# 6. Frequently Asked Questions¶

## 6.1. How can I adjust the integrator parameters?¶

If the python interface is used for the numerical integration, i.e. a python script like `examples/integrate_box1L.py`

, the integration parameters can be specified in the argument list of the integrator call.
For example, using Vegas as integrator:

```
box1L.use_Vegas(flags=2, epsrel=1e-3, epsabs=1e-12, nstart=5000, nincrease=10000, maxeval=10000000, real_complex_together=True)
```

Or, using Divonne as integrator:

```
box1L.use_Divonne(flags=2, epsrel=1e-3, epsabs=1e-12, maxeval=10000000, border=1e-8, real complex together=True)
```

The parameter real complex together tells the integrator to integrate real and imaginary parts simultaneously. A complete list of possible options for the integrators can be found in `integral_interface`

.

If the C++ interface is used, the options can be specified as fields of the integrator.
For example, after running `examples/generate_box1L.py`

, in the file `examples/box1L/integrate_box1L.cpp`

, you can modify the corresponding block to e.g.:

```
// Integrate
secdecutil::cuba::Vegas<box1L::integrand_return_t> integrator;
integrator.flags = 2; // verbose output --> see cuba manual
integrator.epsrel = 1e-2;
integrator.epsabs = 1e-12;
integrator.nstart = 5000;
integrator.nincrease = 10000;
integrator.maxeval = 10000000;
integrator.together = true;
```

In order to set the Divonne integrator with the same parameters as above, do:

```
// Integrate
secdecutil::cuba::Divonne<box1L::integrand_return_t> integrator;
integrator.flags = 2; // verbose output --> see cuba manual
integrator.epsrel = 1e-2;
integrator.epsabs = 1e-12;
integrator.maxeval = 10000000;
integrator.border = 1e-8;
integrator.together = true;
```

More information about the C++ integrator class can be found in Section 4.5.

## 6.2. How can I request a higher numerical accuracy?¶

The integrator stops if any of the following conditions is fulfilled: (1) `epsrel`

is reached, (2) `epsabs`

is reached, (3) `maxeval`

is reached.
Therefore, setting these parameters accordingly will cause the integrator to make more iterations and reach a more accurate result.

## 6.3. How can I tune the contour deformation parameters?¶

You can specify the parameters in the argument of the integral call in the python script for the integration, see e.g. line 12 of `examples/integrate box1L.py`

:

```
str_integral_without_prefactor, str_prefactor, str_integral_with_prefactor=box1L(real_parameters=[4.,-0.75,1.25,1.],number_of_presamples=10**6,deformation_parameters_maximum=0.5)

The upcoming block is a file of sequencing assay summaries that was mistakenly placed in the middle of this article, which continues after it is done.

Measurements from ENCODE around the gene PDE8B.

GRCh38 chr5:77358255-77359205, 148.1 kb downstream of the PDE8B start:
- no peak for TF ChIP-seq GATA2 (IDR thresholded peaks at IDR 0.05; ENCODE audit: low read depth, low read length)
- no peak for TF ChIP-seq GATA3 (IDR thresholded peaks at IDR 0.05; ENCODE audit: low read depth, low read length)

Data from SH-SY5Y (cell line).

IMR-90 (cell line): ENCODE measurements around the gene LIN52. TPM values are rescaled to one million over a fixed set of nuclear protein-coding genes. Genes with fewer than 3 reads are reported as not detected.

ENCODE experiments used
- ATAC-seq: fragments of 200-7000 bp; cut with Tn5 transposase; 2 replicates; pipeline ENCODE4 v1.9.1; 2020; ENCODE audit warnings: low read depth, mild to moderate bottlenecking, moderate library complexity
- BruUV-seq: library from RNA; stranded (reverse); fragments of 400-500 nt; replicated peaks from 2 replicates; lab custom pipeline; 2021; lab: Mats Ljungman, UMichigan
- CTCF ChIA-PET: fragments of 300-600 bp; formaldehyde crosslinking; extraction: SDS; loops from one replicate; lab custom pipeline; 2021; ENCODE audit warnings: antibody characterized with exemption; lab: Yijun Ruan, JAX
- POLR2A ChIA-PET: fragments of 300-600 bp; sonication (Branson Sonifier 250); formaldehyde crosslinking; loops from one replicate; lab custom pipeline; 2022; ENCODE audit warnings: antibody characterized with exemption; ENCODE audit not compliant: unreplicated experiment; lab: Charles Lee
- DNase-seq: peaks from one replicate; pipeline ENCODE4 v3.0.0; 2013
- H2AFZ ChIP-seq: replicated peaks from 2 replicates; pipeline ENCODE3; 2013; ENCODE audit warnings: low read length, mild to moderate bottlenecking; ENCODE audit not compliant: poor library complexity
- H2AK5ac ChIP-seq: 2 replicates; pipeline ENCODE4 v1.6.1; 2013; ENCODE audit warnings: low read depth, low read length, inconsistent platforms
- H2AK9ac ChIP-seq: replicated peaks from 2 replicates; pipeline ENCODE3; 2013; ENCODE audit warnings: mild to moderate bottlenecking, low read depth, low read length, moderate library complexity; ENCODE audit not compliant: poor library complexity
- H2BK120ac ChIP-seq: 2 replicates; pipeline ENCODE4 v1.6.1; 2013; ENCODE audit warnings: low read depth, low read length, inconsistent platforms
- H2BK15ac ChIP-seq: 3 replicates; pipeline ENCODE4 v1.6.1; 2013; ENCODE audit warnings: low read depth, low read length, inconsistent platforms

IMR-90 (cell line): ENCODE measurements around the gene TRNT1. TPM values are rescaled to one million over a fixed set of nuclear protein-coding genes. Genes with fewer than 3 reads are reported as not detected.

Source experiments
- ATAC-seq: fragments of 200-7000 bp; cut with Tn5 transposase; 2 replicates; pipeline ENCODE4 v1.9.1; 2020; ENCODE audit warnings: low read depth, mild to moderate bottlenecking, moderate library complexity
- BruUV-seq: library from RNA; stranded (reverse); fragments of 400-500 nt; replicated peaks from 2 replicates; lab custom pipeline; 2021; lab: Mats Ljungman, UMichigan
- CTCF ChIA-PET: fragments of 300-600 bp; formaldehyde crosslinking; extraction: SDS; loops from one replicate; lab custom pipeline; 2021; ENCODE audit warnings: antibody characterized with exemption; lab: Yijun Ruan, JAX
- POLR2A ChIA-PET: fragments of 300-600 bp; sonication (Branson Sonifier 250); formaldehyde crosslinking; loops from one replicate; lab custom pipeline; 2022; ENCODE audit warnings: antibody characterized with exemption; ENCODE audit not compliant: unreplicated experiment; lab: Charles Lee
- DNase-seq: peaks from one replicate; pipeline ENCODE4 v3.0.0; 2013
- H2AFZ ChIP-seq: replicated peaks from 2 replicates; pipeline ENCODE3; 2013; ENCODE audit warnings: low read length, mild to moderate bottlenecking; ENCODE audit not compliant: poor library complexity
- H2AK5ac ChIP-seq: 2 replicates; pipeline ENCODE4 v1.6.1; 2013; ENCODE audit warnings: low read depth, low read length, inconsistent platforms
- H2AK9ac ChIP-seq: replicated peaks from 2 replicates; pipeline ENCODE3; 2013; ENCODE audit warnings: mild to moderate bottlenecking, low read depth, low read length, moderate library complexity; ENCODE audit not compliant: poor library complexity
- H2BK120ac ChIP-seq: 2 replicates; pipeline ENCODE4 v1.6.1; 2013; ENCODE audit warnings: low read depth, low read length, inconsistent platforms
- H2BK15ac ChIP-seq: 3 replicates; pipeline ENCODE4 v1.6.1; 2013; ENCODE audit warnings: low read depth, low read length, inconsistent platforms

```

This sets the number of presampling points to `10**6`

(default: `10**5`

) and the maximum value for the contour deformation parameter `deformation_parameters_maximum`

to `0.5`

(default: `1`

). The user should make sure that deformation parameters maximum is always larger than deformation_parameters_minimum (default: `1e-5`

). These parameters are described in `IntegralLibrary`

.

## 6.4. What can I do if the program stops with an error message containing sign_check_error?¶

This error occurs if the contour deformation leads to a wrong sign of the Feynman prescription, usually due to the fact that the deformation parameter is too large. Choose a larger value for `number_of_presamples`

and a smaller value (e.g. `0.5`

) for `deformation_parameters_maximum`

(see item above). If that does not help, you can try `0.1`

instead of `0.5`

for `deformation_parameters_maximum`

. The relevant parameters are described in `IntegralLibrary`

.

## 6.5. What does additional_prefactor mean exactly?¶

We should first point out that the conventions for additional prefactors defined by the user have been changed between SecDec 3 and pySecDec. The prefactor specified by the user will now be *included* in the numerical result.

To make clear what is meant by “additional”, we repeat our conventions for Feynman integrals here.

A scalar Feynman graph in dimensions at loops with propagators, where the propagators can have arbitrary, not necessarily integer powers , has the following representation in momentum space:

where the are linear combinations of external momenta and loop momenta .

Introducing Feynman parameters leads to:

The prefactor coming from the Feynman parametrisation will always be included in the numerical result, corresponding to additional_prefactor=1 (default), i.e. the program will return the numerical value for . If the user defines additional_prefactor=’gamma(3-2*eps)’, this prefactor will be expanded in and included in the numerical result returned by pySecDec, in addition to the one coming from the Feynman parametrisation.

For general polynomials not related to loop integrals, i.e. in `make_package`

, the prefactor provided by the user is the only prefactor, as there is no prefactor coming from a Feynman parametrisation in this case. This is the reason why in `make_package`